So the argument is this: Wax believes it would be better for the country if the proportion of white citizens were higher than the proportion of nonwhite citizens. And she believes we need an immigration system that keeps immigrants from non-Western countries to a minimum.

This is not racist, in Wax’s view, because the system only discriminates against nonwhites “in effect” — it is based on national origin rather than race, and her problem with nonwhite immigrants is cultural rather than biological. Thus can someone who says “our country will be better off with more whites and fewer nonwhites” say this isn’t racism with a straight face.

Let’s recap: Wax believes that nonwhite immigrants are flawed by virtue of who they are, and nothing can be done to change their character and allow them to assimilate. She admits that she is making blanket judgments about nonwhite populations and is using those judgments to endorse policies that would disadvantage them and ensure that America’s white population outnumbers its nonwhite one. She comes to these conclusions, in part, based on a political doctrine — cultural distance nationalism — that she herself identifies with the alt-right.

During the Q&A after the speech, Wax was asked what would happen if conservatives lose the immigration fight (thus leaving rates relatively high). Her prediction is dire:

I think we are going to sink back significantly into Third Worldism. We are going to go Venezuela. You can just see it happening. One of my pet peeves, one of my obsessions, is littering. [audience applause] If you go up to Stockbridge, Massachusetts, or Yankee territory, versus other places that are quote-unquote more diverse, you are going to see an enormous difference, I’m sorry to report. You know, generalizations are not very pleasant. But little things like that aren’t little. They really affect our environment.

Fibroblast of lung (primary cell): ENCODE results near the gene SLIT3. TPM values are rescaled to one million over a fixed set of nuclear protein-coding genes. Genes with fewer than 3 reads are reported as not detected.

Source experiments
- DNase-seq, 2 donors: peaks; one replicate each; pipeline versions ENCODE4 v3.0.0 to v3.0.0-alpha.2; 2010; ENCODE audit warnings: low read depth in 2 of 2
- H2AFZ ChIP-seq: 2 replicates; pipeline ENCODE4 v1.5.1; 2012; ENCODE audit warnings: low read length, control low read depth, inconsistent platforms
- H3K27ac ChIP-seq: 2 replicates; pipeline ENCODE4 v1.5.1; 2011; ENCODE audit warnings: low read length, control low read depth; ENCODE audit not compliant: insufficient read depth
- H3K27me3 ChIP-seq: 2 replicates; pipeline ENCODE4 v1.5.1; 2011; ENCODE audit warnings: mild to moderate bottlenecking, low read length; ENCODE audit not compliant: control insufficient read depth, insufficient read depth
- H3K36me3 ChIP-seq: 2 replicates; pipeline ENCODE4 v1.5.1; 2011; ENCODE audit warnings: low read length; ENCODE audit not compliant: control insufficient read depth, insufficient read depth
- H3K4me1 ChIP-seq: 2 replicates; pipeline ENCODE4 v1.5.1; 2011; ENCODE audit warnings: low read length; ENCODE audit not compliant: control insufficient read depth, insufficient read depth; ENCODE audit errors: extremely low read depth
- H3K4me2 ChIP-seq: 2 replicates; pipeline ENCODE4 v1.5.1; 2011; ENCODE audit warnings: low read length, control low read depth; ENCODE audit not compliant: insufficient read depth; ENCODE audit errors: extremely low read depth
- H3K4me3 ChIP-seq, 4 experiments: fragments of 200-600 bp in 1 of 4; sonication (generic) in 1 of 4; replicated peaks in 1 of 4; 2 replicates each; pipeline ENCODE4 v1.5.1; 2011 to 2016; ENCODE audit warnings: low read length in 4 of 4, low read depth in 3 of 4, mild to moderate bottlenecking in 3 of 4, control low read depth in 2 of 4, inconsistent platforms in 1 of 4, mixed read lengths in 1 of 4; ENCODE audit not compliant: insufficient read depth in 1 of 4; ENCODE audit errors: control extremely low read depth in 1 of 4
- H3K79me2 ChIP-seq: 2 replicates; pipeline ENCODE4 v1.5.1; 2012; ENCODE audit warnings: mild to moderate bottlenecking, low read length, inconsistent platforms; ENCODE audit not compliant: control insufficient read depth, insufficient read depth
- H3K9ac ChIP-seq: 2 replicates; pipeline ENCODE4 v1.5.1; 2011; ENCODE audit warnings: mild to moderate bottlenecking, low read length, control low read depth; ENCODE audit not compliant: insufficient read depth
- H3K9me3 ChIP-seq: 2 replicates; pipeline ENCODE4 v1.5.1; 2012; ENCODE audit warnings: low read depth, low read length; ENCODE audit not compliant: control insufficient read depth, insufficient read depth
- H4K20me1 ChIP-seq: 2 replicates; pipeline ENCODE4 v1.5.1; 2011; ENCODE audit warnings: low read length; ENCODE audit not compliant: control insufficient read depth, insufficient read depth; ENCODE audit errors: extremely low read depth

If all this isn’t racism, I have no idea what is.

Where does “national conservatism” go from here?

Yoram Hazony and his “national conservatism” event co-organizers went to significant lengths to denounce nakedly racist ideas. In one plenary address, for example, Hazony referred to alt-right racism as a form of “insanity.”

So how could this popular thinker on the mainstream right who claims to abhor racism possibly defend Wax’s address? It’s worth taking a look at his whole Twitter thread on the subject. I won’t reproduce all of it — though I encourage you read every word at the link — but here, again, is the first and most relevant part of it:

There are, roughly speaking, three arguments in the complete thread that Hazony kind of muddles together: that Wax didn’t say what she apparently did; that Wax’s view as described is not racist; and that Wax’s perspective was an important one to spotlight at his conference on “National Conservatism.” I will take them in turn and attempt to explain what’s at stake.

First, Hazony argues, “Wax did not propose racial tests for immigration, and did not say that her own position is that America ‘will be better off with more whites and fewer nonwhites.” Rather, he claims that I “pulled these words out of context, and apparently misunderstood Wax’s argument.”

This is flatly false. Any fair reading of her remarks shows that Wax is describing her own preferences in that passage. She clearly believes that the country would be improved if the immigration system admitted more whites and fewer nonwhites — not because nonwhites are biologically inferior, but because they are culturally inferior. This is just the plain meaning of the words in context.

His second, and much more interesting, argument is that Wax’s views are not actually racist.

“Wax advocated an immigration policy that favors immigrants with cultural affinities to the U.S. She emphasized that the position she was defending ‘doesn’t rely on race at all,’ ” Hazony writes.

This is a remarkable position. Hazony’s view seems to be that if you make negative generalizations about the vast bulk of the world’s nonwhite population, and put forward policies that hurt them, it’s not racist so long as you say the problem is “culture” rather than “biology.”